The Showa era was the longest of the three major eras in the Godzilla franchise. I like breaking it down into even smaller sections. The first three films form a decent trilogy where Godzilla appears and dies, a new Godzilla shows up to battle another monster, and finally meets his match in King Kong. I call those films the Origin Trilogy. The previous three films formed the Showa Trilogy, with the most consistent through line and the best examples of the Showa series as a whole. Ebirah, Horror of the Deep is the first in what I refer to as the Monster Island Trilogy. It consists of Ebirah, Horror of the Deep, Son of Godzilla, and Destroy All Monsters, and it’s so named because the events of all three of these films takes place on an island which is another staple of the franchise.
Ebirah is a soft reboot of sorts. It doesn’t refer to, or follow up on any events from the previous films, and it take the series in a very different, more child friendly direction. Ebirah and the films that follow feel very distinct from everything that came before. This is the first Godzilla film to be directed by Jun Fukuda, and fans either love or hate his contributions. Generally, while I find this particular film rather middling, I enjoy Fukuda’s films, maybe not as much as Honda’s, but I think they have a charm all their own.
This wasn’t even supposed to be a Godzilla movie. It was actually going to star King Kong, but Toho lost the license to the character. Ebirah’s role was increased and Godzilla was thrown in to help sell the movie with an already established monster. Godzilla doesn’t even appear until halfway through, and when he does, he is awoken with the power of lightning, which is further evidence that this was supposed to be Kong’s movie. Godzilla appearing so late in the film unfortunately makes it a rather boring watch for the first half, but it does pick up once he is awoken.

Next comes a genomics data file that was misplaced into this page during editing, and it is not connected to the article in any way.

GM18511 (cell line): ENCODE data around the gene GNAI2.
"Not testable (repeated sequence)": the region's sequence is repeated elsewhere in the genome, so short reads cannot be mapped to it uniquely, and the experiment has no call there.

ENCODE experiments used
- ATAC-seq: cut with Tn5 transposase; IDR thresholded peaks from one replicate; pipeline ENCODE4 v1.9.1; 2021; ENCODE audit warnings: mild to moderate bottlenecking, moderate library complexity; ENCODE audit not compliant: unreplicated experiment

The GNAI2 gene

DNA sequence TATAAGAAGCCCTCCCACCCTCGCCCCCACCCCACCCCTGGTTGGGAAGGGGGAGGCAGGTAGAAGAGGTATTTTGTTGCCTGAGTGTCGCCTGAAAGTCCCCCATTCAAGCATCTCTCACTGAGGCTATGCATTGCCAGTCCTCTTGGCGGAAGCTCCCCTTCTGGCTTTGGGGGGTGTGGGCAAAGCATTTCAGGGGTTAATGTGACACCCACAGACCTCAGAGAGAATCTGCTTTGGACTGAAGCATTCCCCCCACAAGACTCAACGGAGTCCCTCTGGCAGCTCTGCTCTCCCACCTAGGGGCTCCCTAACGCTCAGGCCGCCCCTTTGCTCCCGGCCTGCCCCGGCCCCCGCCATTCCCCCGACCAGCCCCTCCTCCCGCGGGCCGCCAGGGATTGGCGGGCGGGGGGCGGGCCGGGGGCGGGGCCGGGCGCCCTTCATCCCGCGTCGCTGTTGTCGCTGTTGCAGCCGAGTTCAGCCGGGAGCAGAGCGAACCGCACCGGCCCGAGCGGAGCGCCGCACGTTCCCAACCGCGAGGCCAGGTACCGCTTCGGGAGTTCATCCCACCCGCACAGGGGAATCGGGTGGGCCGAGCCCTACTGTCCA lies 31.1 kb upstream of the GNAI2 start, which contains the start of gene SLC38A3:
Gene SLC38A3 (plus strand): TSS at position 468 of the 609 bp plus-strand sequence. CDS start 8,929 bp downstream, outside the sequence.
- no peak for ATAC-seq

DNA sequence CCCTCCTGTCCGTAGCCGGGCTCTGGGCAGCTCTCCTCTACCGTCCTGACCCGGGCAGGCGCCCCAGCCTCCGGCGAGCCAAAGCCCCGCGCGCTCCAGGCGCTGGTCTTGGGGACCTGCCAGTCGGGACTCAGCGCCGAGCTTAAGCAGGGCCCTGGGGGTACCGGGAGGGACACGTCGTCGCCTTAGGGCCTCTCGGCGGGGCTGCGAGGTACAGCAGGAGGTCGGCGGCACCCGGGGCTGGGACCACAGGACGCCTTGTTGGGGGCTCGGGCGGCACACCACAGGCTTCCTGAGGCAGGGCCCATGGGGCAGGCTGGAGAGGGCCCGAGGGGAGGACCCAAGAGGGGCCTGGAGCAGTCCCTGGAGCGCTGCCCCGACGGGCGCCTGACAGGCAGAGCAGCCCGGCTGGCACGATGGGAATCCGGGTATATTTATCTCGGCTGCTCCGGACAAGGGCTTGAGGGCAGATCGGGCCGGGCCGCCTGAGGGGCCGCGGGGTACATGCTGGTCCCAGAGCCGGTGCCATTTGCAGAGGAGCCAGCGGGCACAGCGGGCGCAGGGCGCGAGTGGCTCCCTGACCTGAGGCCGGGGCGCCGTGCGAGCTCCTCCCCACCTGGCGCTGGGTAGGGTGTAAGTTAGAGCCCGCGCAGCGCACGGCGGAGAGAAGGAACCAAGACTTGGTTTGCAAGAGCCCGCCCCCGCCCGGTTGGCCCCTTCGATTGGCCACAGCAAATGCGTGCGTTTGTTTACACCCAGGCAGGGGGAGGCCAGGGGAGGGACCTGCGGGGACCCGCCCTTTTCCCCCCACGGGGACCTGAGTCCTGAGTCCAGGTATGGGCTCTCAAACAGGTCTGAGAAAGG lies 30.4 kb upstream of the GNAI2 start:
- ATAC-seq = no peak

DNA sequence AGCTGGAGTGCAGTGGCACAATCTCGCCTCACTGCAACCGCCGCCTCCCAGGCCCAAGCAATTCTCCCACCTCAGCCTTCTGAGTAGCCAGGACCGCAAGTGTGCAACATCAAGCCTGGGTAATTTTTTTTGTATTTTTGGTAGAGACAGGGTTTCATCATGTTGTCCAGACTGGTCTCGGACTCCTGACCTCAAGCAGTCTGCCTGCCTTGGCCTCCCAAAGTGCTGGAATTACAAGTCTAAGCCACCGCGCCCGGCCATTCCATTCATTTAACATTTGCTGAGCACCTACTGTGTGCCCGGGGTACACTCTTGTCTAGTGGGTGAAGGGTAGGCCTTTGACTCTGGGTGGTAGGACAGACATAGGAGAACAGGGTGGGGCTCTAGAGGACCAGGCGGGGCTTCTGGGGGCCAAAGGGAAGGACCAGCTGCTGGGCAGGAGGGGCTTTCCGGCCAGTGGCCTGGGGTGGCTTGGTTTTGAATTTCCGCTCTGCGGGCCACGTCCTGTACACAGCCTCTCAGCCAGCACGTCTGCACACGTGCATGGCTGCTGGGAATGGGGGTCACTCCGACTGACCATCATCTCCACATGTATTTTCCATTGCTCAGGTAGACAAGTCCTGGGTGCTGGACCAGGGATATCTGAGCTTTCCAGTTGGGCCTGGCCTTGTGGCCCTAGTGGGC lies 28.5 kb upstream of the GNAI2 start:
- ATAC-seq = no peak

Once the action gets going there are definitely things to enjoy, not the least of which is the return of Mothra and in her mature, winged form to boot. She was supposed to appear in Astro-Monster, but a new needed to be fabricated, and Toho had already gone over budget with that film. She’s back now though, and she was missed. Unfortunately, the Shobijin are not portrayed by The Peanuts any more, and they have very little to do except sing a never ending song.
There are still some returns of actors from previous films. This is Akira Takarada’s fourth time appearing in this franchise, but the last time he would appear in a leading role. Dr. Serizawa, Akihiko Hirata, has been in some of the previous films as well, but here he has an eye patch, and I cannot help but wonder if that is indeed a nod to his character from the first film. Kumi Mizuno, the female Xilien named Namikawa from Invasion of Astro-Monster plays a Infant Islander name Daiyo. Remember Mizuno’s name, she will come up much later in my series of reviews.
Ebirah, Horror of the Deep, commonly known in the US as Godzilla vs. the Sea-Monster, was the first Godzilla movie I had seen any part of, albeit on MST3k. I was very little, but it did leave an impression. So, I suppose this one does have a special place in my heart. Although, it has it’s fair share of problems. Ebirah’s design is not really all that interesting, the surfer music score by Masaru Sato is a bit much, and first half is kind of boring. All in all, it’s not a bad movie, but it isn’t particularly good. The next one however would raise the levels of stupidity and/or genius to knew heights.